TANZANIA lake tanganyika SAFARIS


Lake Tanganyika is arguably the most beautiful Great Lake in Africa, formed in the Great African Rift Valley, with long, deserted beaches of silver sand backed by tropical forest on blue mountain ridges down which lacy waterfalls cascade hundreds of meters through lush ravines, home to many primates including Gombe and Mahale wild chimpanzees and a rich variety of mammals, birds and butterflies. It is the ultimate destination for an off-beat, alternate beach holiday in Africa. Lake Tanganyika is filled from the Ruzizi River, Kalambo River, and the Malagarasi River. The latter flowed directly into the Congo River millions of years ago before Lake Tanganyika was formed as part of the Great African Rift Valley. Steep escarpments surrounding the lake rise to almost 2000 meters, falling sharply into the lake to an equal depth, making it the deepest lake in Africa and also the second largest freshwater lake in the world, three quarters of which is filled with undisturbed anoxic silt below 500 meters of blue waters. Above the silt are found jellyfish, crabs and sardines which convinced scientists that the lake was once connected to the sea. But later it was proved that a parallel evolution had occurred during more than 10 million years since the lake was formed.

An authentic tour of Lake Tanganyika with AfricanMecca offers an unrivaled opportunity to see evolution at work. Snorkeling in the shallow lagoons, you can get close to thousands of rainbow cichlid fish, in over 250 species, ranging from the size of your fingernail to the size of your arm. It is thought that as one multi-hued population got cut off from another by shifting sandbanks, each group evolved separate colorings as females chose the most splendid mates. They are now popular aquarium fish because of their beautiful markings, some even neon in their brilliance. Their mouths became multifunctional with double sets of jaws and teeth adapted for grazing and fighting. Some have developed amazing strategies to protect their young from predators, even carrying them in their mouths. Others became efficient parasites, mimicking the markings of their prey in order to get close enough to graze on their scales with specially adapted chisel-like teeth, without killing the donor. Lake fish forms 40% of the protein diet for a million people in the surrounding countries and is a major export to southern Africa. In deeper waters, there are vast stocks of sardines, regularly fished by traditional fleets of lantern-lit dugout canoes and some sailing dhows which make a delightful night time picture as their illuminated cloth sails are reflected in the crystalline water. This image is iconic of a dream tour of Lake Tanganyika.


Great views of Lake Tanganyika and its spectacular sunrises and sunsets are a feature of an unbeatable luxury accommodation on a Lupita tour. Lupita is a beautiful, private island just off the Tanzanian shore. It is one of AfricanMecca’s highly recommended portfolios of boutique accommodation to stay in for the discerning adventurers traveling in untouched Africa. Thatched cottages surround a grand central open-fronted lodge on a hilltop with panoramic views of the lake and the rift valley escarpments rising through verdant tropical forest from gloriously wild shores of pristine white sand. AfricanMecca has a Safari Tier classification system for its many accommodations which range from super luxurious, with every amenity, comfort and service, to deluxe and budget value. Lodges are usually built from durable local materials, whilst tents are canvas constructions, but both are usually set on raised foundations with private verandas and en-suite bathroom facilities. Ranked by such considerations as location, eco-friendliness, ease of access, quality of service, décor, cuisine, guiding standards and activities on offer, there is a small but varied choice of camps and lodges from which to explore the Lake Tanganyika and its surroundings on a dream vacation to western Tanzania. There are not many luxury lodges to stay at on the shores of Lake Tanganyika, but Lupita Island Resort is a lotus-eaters’ dream, well worth the effort it takes to get there, even if you have to hire a helicopter.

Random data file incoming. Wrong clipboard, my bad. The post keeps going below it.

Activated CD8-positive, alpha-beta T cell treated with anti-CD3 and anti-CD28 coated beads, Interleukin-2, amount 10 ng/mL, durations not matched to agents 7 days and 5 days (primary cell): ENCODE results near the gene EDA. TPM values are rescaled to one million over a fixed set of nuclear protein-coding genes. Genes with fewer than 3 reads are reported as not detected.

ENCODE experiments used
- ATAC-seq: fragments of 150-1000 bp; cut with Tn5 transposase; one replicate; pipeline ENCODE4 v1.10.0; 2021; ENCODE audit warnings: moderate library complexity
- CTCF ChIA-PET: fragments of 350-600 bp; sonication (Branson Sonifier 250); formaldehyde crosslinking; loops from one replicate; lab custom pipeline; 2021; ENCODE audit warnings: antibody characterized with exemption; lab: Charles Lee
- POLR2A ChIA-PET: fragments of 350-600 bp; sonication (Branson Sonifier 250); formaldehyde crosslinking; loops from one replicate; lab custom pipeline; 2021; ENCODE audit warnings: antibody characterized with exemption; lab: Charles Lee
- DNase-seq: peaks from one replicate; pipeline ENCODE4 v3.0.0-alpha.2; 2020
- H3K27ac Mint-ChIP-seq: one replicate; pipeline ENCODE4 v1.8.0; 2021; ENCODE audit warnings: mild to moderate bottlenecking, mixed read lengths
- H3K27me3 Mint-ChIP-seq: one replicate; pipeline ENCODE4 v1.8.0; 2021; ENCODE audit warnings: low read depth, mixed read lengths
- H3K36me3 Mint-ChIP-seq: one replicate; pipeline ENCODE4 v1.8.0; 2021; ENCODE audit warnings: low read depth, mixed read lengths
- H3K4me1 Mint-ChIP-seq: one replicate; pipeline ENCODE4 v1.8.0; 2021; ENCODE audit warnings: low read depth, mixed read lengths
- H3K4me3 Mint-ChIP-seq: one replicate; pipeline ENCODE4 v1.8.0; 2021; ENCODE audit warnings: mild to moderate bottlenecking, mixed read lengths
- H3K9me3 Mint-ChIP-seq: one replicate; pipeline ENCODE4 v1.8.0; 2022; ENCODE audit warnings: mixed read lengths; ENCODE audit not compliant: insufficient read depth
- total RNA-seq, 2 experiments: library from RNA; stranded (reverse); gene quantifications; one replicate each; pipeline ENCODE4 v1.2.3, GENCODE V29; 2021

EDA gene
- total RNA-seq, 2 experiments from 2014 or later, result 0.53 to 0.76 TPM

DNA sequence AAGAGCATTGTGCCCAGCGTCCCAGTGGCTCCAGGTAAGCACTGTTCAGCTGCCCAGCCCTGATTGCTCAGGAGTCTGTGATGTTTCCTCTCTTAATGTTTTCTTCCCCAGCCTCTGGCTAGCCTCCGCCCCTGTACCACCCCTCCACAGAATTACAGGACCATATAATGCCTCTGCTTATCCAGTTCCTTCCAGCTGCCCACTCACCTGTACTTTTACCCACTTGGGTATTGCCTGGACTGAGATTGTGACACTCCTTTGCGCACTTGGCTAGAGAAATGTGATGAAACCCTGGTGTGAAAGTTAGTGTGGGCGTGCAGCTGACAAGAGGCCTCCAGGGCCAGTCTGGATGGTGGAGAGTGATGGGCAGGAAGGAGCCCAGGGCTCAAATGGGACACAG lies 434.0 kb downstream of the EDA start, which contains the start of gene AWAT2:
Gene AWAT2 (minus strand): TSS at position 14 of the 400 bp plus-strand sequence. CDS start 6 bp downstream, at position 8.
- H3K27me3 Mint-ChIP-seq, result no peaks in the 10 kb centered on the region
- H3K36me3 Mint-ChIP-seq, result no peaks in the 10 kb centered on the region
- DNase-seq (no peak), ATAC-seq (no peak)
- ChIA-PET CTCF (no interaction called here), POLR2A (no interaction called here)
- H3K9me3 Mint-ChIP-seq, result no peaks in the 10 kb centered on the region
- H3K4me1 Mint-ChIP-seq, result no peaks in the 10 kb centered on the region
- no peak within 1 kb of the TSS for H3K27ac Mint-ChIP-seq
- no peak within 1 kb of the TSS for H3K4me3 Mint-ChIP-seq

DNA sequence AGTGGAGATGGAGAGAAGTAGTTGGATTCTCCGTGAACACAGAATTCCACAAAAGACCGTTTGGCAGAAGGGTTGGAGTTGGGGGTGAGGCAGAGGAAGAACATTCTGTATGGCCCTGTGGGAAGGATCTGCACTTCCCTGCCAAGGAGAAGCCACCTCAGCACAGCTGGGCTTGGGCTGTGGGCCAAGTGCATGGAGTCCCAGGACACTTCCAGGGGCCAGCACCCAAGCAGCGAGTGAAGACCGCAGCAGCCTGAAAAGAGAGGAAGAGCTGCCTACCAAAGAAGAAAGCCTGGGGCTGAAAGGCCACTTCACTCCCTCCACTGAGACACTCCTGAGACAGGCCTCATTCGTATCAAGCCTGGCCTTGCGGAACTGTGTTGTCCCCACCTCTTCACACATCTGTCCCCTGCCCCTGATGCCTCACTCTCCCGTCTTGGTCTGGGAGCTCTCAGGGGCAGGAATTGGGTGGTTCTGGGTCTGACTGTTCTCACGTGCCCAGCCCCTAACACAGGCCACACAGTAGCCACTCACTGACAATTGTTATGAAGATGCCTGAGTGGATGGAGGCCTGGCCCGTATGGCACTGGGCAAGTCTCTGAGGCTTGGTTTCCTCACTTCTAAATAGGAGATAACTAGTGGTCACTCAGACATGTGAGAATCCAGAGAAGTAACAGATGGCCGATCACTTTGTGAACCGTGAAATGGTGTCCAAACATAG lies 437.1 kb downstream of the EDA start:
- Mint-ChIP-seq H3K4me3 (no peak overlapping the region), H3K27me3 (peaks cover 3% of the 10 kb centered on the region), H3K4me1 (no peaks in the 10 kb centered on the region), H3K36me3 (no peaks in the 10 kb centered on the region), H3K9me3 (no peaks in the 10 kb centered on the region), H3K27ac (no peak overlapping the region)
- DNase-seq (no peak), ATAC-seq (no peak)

Parts of Lake Tanganyika ecosystem in western Tanzania are two prime chimpanzee focused national parks. The first is the world famous Gombe Stream National Park where Jane Goodall studied the chimps for 50 years. The second is Mahale Mountains National Park offering you a more accessible and wilder chimp park – over 30 times the size of Gombe. Proper tourist focused lake accommodations in these parks are Gombe Forest Lodge, Greystoke Mahale and Kungwe Beach Lodge. You can also opt to stay in Kigoma town if you simply prefer a lake hotel experience rather than a primate focused lodge or camp by the Tanganyika. The two main options in Kigoma town are Kigoma Hilltop Hotel and Lake Tanganyika Hotel.


Lake Tanganyika is a unique destination for an unusual safari to Tanzania. It is incredibly beautiful, has a rich and fascinating history, and is still in many ways unknown and mysterious. At 45 miles wide and 418 miles in length; the lake borders four countries: Tanzania, Burundi, Congo and Zambia, forming a vital link between them. Lake cruises by dhow for romantic water-borne meals, for fishing, snorkeling or deep lake swimming, can be organized from your Tanzanian safari lake base via your AfricanMecca tour planner. Motorboat trips to neighboring villages and places of historic interest are also possible as are kayak and canoeing activities. The lake is not always calm, but can be quite choppy and exciting, especially on longer journeys, and there is always a lot to see on the way. The spectacular wildlife of the lake includes jellyfish, terrapins and over 400 species of fish, a rich harvest for lakeside predators which include otters, fish eagles, cormorants, pelicans, kingfishers, crocodiles and even snakes. A walk along the lake shore is a fantasy journey in itself. Although there are no tides, this vast inland sea is subject to rapid evaporation, wind movement and changing currents. You would believe you were on the seashore, judging by the beautiful mollusk shells on the sand. Sun-bleached driftwood sculptures are not rare. Sometimes, especially early in the morning, you will see pugmarks and other tracks in the sand where warthogs, antelopes, and even leopard and chimpanzees come down to the fresh water to drink. Small, tufted islands of reeds emerge from the shallows. Tumbled rocks form breakwaters and luxuriant foliage fronts deep undergrowth, before the eye is led to forested slopes. Across the lake, steep mountains rise sheerly to the sky.